The evolving role of older, more traditional means of communication, among them telephone networks, radio, and print, was also explored. Abdel Ghani Jbara from the American University in Cairo analyzed telecommunications and economic development in Morocco. James Danowski from the University of Illinois examined the performance of Arab countries' global telephone traffic networks, and concluded that in contrast to broadcast media, the network-based media carrying messages over telephone circuits promote less unified global networks and instead an increasing variety of subgroups. Douglas Boyd of the University of Kentucky examined WorldSpaces Digital Radio and the new age of international radio broadcasting in the Middle East. The differences between English and Arabic magazines were examined in a paper by Shems Friedlander of the American University in Cairo. He examined graphics, typography, photography and ethics on the printed page and pointed out that the Middle East will eventually have to comply with global standards if advertising, magazines, books and websites are to go beyond local frontiers.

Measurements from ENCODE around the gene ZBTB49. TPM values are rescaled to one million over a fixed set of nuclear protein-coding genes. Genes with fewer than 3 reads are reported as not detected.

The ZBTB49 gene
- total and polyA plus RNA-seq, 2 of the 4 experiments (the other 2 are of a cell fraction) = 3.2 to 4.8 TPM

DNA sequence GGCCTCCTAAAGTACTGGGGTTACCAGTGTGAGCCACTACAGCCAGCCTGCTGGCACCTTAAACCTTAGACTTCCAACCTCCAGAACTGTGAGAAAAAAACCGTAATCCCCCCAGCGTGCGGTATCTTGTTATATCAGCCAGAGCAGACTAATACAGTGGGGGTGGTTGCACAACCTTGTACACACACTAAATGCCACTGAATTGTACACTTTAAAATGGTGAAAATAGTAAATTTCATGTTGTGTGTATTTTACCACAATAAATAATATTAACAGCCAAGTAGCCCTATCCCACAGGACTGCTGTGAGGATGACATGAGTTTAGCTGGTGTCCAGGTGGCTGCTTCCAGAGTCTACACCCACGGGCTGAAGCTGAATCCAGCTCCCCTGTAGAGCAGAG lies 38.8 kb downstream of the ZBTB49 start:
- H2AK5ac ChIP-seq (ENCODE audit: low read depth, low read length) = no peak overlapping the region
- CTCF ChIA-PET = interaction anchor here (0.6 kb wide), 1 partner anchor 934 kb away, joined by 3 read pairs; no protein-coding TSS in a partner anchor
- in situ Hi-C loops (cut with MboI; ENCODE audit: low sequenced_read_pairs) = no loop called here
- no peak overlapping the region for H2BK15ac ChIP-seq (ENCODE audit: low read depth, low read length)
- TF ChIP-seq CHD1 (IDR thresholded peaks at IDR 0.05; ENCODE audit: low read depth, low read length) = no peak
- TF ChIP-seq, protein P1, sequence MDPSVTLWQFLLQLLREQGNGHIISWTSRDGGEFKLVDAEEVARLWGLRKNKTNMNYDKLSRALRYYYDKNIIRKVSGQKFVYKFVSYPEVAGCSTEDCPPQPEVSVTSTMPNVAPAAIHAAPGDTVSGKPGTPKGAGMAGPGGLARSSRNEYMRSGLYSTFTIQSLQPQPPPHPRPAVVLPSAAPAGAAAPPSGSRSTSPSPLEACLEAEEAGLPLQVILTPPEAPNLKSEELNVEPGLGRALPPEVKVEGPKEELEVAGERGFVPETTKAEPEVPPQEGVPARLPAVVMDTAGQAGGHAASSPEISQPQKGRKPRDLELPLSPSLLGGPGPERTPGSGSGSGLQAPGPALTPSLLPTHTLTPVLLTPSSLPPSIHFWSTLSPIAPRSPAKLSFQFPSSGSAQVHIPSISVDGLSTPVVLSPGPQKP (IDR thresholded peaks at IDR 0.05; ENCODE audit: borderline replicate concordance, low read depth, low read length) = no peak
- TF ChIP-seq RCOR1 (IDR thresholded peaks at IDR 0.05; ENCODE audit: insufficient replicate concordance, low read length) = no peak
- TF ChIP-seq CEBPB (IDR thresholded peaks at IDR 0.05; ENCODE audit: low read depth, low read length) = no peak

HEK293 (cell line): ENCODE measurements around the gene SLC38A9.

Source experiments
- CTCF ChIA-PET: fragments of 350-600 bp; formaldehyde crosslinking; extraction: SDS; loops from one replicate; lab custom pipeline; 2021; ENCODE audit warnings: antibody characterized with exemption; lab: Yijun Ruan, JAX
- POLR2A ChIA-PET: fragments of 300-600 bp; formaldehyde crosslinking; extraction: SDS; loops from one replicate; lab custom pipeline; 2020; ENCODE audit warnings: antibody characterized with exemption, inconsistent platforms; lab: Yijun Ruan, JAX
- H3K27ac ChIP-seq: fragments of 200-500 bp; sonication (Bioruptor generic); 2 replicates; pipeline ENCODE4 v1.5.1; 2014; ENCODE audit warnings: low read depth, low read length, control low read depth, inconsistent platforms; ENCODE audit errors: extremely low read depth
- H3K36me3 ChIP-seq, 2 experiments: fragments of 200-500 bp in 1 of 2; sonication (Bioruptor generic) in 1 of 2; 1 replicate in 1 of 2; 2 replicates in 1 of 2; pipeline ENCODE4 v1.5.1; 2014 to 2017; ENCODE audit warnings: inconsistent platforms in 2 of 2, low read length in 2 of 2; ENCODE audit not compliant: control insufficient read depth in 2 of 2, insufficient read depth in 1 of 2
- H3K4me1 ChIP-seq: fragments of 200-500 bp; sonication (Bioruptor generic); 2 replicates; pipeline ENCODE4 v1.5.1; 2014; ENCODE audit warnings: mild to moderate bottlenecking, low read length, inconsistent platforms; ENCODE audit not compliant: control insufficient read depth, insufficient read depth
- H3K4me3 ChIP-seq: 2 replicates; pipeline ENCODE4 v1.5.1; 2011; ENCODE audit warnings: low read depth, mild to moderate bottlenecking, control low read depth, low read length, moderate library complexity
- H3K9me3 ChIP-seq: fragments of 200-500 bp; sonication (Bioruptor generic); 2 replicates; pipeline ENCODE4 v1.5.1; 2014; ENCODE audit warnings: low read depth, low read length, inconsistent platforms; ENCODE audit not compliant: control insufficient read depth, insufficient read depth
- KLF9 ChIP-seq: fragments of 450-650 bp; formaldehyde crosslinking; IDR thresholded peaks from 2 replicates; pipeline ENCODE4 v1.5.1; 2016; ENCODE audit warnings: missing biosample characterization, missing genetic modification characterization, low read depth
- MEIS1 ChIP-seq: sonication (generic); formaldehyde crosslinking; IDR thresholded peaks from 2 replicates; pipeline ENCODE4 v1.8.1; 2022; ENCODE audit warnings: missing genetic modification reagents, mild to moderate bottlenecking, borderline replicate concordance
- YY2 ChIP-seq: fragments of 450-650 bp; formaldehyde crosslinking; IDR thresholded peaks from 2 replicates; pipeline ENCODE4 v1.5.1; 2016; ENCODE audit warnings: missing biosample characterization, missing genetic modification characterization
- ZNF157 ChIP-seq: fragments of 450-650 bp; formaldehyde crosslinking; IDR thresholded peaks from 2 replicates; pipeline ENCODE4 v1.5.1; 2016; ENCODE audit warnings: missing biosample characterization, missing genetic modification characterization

Social and political concerns complemented technological ones, with one of the key topics being women and communication. Octavia Naser of CNN International tackled issues of women and education in her paper titled "Investing in Women: Education, Training and Job Opportunities." Sonia Dabbous from the American University in Cairo talked about the experiences of three prominent Egyptian women writers in the context of the role of women's press in demanding women's political rights. Michael Hage of the United Nations Food and Agriculture Organization (FAO) examined the representation of rural women, who are critical to the functioning and development of agriculture in the Middle East, in the region's mass media.

In the domain of cultural communication and media, Yahya Kamalipour from Purdue University at Calumet described the concepts of information and image wars, saying that a positive global image is needed for transnational corporations and their products as well as nations and their people. Adel Iskandar, a journalist in Halifax, Canada, took another angle on intercultural communications with his four-year ethnographic study of Canada's Arab immigrant population and their relationship with the Western media.